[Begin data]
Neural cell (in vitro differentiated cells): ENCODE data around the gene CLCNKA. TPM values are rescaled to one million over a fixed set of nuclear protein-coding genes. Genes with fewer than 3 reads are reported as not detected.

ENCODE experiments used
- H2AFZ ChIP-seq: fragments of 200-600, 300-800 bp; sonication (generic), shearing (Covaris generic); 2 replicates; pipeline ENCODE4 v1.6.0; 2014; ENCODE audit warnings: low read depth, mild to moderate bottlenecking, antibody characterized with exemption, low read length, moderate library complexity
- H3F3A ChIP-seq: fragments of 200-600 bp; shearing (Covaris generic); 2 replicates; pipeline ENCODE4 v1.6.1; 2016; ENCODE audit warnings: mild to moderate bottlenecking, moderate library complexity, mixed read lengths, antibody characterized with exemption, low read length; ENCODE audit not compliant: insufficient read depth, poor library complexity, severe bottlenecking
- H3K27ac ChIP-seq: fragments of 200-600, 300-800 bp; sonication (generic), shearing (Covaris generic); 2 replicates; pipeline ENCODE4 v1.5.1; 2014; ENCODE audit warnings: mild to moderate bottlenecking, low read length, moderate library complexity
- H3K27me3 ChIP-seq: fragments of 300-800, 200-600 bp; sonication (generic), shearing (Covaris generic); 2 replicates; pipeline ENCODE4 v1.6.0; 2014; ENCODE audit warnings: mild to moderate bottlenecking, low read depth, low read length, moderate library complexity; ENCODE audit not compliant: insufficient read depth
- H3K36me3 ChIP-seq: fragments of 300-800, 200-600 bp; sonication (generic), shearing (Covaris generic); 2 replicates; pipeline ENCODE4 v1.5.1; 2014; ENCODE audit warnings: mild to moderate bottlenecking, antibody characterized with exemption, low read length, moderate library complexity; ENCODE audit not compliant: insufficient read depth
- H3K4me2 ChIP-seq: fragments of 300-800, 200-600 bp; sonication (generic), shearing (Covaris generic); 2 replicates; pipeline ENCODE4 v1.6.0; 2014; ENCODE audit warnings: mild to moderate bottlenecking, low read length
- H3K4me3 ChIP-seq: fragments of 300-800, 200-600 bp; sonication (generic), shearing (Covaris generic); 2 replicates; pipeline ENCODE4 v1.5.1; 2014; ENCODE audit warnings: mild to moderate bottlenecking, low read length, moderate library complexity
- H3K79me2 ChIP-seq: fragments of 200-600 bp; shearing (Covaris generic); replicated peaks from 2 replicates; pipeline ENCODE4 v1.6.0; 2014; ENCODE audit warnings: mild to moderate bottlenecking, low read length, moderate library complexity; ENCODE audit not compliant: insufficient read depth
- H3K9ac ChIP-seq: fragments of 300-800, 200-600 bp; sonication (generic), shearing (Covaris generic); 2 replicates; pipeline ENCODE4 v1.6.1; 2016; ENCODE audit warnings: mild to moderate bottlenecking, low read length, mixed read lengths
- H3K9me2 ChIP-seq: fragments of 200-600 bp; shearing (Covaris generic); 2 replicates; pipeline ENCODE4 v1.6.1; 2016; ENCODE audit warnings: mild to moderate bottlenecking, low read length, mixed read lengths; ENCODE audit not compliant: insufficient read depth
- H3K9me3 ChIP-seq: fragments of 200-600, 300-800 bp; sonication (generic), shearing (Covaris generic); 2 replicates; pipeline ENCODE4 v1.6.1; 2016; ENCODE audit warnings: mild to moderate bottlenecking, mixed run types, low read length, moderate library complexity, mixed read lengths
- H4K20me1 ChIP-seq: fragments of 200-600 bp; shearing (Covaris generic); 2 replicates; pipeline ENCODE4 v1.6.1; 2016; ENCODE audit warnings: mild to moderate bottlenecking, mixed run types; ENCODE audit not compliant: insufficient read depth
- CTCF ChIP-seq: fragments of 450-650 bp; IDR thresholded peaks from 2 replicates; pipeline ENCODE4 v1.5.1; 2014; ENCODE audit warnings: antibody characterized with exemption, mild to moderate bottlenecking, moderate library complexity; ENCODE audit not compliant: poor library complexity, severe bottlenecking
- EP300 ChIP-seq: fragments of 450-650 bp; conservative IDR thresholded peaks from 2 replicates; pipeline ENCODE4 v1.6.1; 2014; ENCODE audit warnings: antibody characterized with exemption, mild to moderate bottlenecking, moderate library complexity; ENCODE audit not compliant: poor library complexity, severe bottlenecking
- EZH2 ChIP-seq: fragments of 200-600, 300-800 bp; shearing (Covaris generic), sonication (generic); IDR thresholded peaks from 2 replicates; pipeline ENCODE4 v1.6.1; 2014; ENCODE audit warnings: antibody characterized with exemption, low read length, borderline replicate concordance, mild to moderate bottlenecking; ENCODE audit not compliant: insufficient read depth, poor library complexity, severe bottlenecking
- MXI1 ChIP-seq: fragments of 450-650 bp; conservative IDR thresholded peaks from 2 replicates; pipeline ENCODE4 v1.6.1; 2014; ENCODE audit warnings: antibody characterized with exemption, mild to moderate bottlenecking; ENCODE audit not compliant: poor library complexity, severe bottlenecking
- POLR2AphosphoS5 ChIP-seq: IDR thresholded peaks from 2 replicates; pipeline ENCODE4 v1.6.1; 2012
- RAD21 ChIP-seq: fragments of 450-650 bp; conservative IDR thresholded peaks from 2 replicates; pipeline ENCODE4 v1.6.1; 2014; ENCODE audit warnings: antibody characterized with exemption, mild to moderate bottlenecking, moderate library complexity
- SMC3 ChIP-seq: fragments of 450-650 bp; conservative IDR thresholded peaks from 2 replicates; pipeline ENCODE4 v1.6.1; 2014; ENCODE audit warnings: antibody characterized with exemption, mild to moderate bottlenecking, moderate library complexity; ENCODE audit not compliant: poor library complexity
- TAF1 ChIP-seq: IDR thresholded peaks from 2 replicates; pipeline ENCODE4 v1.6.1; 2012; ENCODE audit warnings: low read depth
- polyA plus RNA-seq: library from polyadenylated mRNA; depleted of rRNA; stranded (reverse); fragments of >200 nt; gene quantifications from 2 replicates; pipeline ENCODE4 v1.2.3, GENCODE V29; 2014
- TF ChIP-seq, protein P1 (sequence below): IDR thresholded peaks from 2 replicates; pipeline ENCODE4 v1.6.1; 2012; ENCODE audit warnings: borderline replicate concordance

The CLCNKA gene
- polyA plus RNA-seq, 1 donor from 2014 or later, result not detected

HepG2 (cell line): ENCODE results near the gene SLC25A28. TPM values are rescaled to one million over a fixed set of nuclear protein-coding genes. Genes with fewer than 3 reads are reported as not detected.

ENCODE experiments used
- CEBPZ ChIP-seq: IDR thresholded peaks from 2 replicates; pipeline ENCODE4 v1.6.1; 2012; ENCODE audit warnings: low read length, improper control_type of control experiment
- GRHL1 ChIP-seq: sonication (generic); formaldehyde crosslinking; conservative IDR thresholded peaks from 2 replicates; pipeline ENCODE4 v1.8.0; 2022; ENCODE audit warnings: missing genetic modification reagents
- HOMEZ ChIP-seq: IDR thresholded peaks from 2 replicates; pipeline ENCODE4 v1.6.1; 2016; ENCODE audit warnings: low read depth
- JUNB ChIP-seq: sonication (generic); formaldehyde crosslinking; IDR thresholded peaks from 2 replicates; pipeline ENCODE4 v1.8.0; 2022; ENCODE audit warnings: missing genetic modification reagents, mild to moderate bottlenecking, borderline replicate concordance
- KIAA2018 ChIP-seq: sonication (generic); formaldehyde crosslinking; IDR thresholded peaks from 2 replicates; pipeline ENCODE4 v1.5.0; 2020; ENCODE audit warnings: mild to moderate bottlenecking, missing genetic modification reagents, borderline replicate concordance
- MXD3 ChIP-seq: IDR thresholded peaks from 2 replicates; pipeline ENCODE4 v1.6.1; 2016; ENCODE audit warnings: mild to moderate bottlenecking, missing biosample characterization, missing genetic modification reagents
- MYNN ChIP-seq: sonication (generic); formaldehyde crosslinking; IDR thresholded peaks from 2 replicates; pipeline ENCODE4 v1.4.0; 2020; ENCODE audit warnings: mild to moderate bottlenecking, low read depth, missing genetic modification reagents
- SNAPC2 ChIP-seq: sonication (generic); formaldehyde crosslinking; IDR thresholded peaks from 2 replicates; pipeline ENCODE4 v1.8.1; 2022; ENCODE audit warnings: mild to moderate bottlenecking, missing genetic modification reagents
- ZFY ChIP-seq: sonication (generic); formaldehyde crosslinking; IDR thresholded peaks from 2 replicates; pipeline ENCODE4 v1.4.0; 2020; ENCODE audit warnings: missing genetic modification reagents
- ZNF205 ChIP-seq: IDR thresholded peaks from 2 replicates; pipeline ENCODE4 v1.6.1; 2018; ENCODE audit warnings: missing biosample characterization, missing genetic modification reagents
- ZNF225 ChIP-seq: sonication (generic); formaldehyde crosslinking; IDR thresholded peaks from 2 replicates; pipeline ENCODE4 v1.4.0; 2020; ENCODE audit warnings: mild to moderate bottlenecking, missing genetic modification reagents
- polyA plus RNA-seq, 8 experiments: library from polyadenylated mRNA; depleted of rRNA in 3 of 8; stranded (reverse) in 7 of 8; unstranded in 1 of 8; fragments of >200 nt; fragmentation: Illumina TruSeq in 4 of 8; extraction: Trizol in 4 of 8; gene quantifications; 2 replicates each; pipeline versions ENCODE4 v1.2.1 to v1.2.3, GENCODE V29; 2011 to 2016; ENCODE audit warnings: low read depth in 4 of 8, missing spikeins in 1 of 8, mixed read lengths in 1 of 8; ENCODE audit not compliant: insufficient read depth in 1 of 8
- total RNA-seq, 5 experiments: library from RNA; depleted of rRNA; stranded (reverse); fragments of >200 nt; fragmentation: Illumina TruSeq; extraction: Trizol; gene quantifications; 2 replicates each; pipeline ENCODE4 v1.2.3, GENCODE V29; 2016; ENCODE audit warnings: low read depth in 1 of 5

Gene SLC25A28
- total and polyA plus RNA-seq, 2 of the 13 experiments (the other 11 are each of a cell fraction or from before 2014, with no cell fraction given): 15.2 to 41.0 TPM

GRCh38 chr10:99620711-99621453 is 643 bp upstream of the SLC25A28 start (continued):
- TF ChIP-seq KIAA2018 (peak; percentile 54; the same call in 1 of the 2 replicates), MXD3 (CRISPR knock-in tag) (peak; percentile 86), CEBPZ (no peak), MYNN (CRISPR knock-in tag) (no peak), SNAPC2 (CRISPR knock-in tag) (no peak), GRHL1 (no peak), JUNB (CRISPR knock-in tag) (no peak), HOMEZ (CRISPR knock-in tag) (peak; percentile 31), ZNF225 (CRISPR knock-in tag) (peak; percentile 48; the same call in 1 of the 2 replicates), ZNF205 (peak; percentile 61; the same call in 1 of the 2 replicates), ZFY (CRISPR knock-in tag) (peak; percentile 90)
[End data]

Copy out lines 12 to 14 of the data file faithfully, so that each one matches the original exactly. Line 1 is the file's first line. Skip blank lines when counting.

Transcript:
- H3K9me2 ChIP-seq: fragments of 200-600 bp; shearing (Covaris generic); 2 replicates; pipeline ENCODE4 v1.6.1; 2016; ENCODE audit warnings: mild to moderate bottlenecking, low read length, mixed read lengths; ENCODE audit not compliant: insufficient read depth
- H3K9me3 ChIP-seq: fragments of 200-600, 300-800 bp; sonication (generic), shearing (Covaris generic); 2 replicates; pipeline ENCODE4 v1.6.1; 2016; ENCODE audit warnings: mild to moderate bottlenecking, mixed run types, low read length, moderate library complexity, mixed read lengths
- H4K20me1 ChIP-seq: fragments of 200-600 bp; shearing (Covaris generic); 2 replicates; pipeline ENCODE4 v1.6.1; 2016; ENCODE audit warnings: mild to moderate bottlenecking, mixed run types; ENCODE audit not compliant: insufficient read depth